The grieving family of an Aberdeen great-grandmother have welcomed the “strong sentence” imposed on the lorry driver who ran her over.
Gerald Clark was found guilty of causing the death of Mary Allan, known by many as Molly, by carelessly driving an HGV in the city’s King Street in September 2018.
He was convicted after a trial in November and was warned at the time that he may be facing prison.
After hearing that he now “accepts his culpability” and “breaks down” when asked about the incident, Sheriff Graeme Napier spared him a prison sentence.
The 65-year-old was instead ordered to carry out 300 hours of unpaid work, put on a curfew for six months and banned from driving for four years.
Speaking outside the court yesterday, Mrs Allan’s family welcomed the sheriff’s decision.
Her son, Ian Allan, said: “It is a strong sentence – probably better than just a three-month spell in prison.
“It is appropriate and we already knew it was not likely he would be jailed. We are glad it is all over now.”
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His sister had previously criticised Clark for showing an apparent lack of remorse, but the court heard that a report put together by social workers revealed he had now taken responsibility for the 83-year-old’s death.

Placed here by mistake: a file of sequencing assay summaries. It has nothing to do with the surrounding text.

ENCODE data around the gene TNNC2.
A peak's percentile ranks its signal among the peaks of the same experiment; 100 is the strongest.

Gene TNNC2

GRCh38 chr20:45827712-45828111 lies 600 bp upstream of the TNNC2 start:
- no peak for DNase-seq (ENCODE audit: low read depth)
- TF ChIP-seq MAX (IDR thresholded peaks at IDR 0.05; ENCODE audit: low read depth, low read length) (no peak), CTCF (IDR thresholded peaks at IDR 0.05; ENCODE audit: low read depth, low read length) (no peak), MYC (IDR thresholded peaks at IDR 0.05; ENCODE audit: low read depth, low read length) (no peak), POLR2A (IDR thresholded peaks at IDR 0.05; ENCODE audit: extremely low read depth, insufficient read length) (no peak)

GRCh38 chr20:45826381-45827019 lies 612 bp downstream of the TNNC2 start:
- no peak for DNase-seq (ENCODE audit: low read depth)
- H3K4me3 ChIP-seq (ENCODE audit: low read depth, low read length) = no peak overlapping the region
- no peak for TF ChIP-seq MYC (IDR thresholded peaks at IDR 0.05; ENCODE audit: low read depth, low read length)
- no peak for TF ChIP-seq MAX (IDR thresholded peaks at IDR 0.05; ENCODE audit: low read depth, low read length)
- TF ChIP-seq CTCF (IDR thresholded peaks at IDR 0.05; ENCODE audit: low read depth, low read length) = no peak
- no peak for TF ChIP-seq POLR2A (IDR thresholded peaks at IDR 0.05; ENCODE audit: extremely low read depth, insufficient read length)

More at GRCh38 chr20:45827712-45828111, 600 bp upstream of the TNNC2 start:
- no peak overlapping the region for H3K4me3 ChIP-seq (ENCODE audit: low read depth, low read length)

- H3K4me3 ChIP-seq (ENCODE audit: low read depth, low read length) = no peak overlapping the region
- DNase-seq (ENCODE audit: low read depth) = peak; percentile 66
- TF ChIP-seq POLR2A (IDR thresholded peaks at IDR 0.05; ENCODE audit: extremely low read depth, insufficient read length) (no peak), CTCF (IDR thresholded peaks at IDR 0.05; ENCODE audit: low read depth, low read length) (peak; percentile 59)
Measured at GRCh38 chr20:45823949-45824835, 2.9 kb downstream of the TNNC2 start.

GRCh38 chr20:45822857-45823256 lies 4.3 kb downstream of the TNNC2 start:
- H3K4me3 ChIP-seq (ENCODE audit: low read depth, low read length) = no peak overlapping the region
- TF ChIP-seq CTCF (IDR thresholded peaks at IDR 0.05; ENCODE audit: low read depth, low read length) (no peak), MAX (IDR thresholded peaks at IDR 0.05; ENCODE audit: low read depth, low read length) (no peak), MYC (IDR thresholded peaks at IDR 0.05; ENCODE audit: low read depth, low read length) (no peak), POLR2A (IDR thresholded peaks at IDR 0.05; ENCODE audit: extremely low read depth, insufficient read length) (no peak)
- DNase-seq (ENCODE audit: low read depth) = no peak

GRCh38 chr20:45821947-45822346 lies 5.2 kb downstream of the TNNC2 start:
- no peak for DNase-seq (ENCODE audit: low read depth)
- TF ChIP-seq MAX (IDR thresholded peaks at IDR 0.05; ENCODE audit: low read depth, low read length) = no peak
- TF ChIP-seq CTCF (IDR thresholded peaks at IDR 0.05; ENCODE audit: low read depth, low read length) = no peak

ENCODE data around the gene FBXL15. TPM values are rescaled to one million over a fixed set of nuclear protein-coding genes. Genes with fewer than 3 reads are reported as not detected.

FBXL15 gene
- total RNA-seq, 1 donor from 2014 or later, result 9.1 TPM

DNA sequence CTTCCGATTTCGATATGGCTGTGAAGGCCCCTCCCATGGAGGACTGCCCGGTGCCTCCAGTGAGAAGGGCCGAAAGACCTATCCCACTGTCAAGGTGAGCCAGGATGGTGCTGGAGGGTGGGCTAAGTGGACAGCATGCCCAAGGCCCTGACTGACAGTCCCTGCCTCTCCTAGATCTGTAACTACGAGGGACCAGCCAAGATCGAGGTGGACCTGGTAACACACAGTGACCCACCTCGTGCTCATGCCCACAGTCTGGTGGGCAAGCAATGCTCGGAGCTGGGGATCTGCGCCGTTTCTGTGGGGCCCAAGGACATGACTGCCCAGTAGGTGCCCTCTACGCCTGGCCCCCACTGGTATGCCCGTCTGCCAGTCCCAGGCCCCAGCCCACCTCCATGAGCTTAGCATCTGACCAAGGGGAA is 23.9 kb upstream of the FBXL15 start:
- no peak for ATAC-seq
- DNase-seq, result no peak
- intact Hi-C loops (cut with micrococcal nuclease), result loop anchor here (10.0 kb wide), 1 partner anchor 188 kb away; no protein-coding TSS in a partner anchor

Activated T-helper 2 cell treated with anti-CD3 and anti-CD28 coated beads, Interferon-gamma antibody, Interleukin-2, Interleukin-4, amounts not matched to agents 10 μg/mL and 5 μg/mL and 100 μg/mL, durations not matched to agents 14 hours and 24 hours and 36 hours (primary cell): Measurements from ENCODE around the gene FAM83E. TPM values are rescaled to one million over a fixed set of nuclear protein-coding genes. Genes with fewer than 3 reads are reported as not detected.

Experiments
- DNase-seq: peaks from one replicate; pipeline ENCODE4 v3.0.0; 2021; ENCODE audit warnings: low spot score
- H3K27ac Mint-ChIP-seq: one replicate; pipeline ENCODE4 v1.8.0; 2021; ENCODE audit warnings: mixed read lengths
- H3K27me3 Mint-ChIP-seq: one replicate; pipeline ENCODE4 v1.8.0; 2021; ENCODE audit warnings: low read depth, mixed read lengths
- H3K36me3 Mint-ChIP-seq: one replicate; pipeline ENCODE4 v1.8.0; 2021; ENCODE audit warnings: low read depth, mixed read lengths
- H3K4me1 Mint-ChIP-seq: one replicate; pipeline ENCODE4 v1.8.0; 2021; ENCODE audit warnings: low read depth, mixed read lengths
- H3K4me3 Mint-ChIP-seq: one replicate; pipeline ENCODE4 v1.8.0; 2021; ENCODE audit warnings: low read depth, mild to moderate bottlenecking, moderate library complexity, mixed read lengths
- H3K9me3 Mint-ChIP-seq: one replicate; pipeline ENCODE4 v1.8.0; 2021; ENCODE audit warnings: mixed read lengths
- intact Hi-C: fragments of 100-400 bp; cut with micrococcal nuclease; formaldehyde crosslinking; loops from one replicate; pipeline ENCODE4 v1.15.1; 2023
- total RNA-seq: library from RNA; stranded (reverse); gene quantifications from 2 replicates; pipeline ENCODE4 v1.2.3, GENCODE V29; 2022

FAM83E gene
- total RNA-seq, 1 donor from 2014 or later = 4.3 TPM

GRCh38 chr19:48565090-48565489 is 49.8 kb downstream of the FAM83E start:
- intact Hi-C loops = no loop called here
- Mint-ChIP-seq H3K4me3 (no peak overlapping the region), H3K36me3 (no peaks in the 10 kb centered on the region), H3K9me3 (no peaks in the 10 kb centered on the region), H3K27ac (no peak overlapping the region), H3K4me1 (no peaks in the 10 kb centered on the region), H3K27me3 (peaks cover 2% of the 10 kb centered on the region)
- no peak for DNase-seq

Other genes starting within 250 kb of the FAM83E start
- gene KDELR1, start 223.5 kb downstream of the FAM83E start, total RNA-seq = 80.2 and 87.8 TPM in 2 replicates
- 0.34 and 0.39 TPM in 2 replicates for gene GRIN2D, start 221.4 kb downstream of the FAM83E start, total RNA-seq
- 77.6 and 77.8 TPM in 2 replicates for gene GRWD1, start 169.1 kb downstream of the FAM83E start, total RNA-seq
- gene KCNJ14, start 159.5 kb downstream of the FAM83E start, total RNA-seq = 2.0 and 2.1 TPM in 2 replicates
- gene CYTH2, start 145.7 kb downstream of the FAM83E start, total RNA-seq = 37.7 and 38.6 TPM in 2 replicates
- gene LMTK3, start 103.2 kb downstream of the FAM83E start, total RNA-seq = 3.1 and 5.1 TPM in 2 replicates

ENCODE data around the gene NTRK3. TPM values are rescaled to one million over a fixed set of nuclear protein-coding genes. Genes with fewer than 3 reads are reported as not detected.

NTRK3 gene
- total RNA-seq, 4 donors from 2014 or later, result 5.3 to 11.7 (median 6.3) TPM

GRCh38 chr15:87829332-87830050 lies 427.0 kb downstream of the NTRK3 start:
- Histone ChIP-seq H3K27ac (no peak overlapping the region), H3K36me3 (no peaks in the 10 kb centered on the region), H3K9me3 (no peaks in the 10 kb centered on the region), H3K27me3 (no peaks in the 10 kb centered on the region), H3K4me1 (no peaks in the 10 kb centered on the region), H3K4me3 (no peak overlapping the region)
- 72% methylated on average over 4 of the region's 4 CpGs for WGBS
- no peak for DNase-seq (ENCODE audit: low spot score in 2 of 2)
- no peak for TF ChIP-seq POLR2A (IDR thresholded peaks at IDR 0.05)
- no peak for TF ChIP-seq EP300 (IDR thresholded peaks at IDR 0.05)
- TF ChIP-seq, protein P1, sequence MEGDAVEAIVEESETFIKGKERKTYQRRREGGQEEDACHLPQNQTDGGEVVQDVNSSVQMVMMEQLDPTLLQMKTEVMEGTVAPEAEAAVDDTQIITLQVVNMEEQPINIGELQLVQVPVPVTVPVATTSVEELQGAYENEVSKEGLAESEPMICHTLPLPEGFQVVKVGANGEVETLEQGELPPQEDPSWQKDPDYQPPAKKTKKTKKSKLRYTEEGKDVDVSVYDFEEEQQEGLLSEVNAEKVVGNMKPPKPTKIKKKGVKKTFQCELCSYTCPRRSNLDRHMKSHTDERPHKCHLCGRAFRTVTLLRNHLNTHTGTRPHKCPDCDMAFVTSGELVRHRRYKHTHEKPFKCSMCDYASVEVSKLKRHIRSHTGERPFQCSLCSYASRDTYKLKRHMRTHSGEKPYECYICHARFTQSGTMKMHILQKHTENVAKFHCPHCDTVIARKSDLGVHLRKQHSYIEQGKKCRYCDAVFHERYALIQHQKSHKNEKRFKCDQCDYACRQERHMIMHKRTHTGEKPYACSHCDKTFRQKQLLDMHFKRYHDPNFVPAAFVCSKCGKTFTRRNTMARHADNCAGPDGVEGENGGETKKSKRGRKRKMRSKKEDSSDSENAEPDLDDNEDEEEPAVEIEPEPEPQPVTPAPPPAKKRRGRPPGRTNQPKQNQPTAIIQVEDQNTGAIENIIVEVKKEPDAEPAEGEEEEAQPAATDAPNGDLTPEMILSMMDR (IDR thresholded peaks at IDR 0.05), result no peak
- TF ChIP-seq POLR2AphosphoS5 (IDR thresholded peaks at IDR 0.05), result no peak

Mrs Allan was killed instantly in the collision, after Clark blocked a pedestrian crossing near the roundabout on St Machar Drive with his HGV.
He failed to notice a red light, failed to check his mirrors and hit the pensioner as she was crossing the road in front of the lorry.
Clark, of Taits Lane, Dundee, admitted he had not seen her when he was interviewed by police at the time.
His solicitor Chris Fyffe said: “He now accepts his culpability fully.
“Social workers have noted Mr Clark has huge difficulty in speaking about what happened without breaking down.
“He has been advised to seek professional help in that regard.”
Sheriff Napier said: “Everybody involved in this case understands the impact that the loss of someone in such tragic circumstance has.
“Court should only impose prison sentences if there is no other alternative. Prison is reserved for the most serious of cases.”
Clark declined to comment as he left court.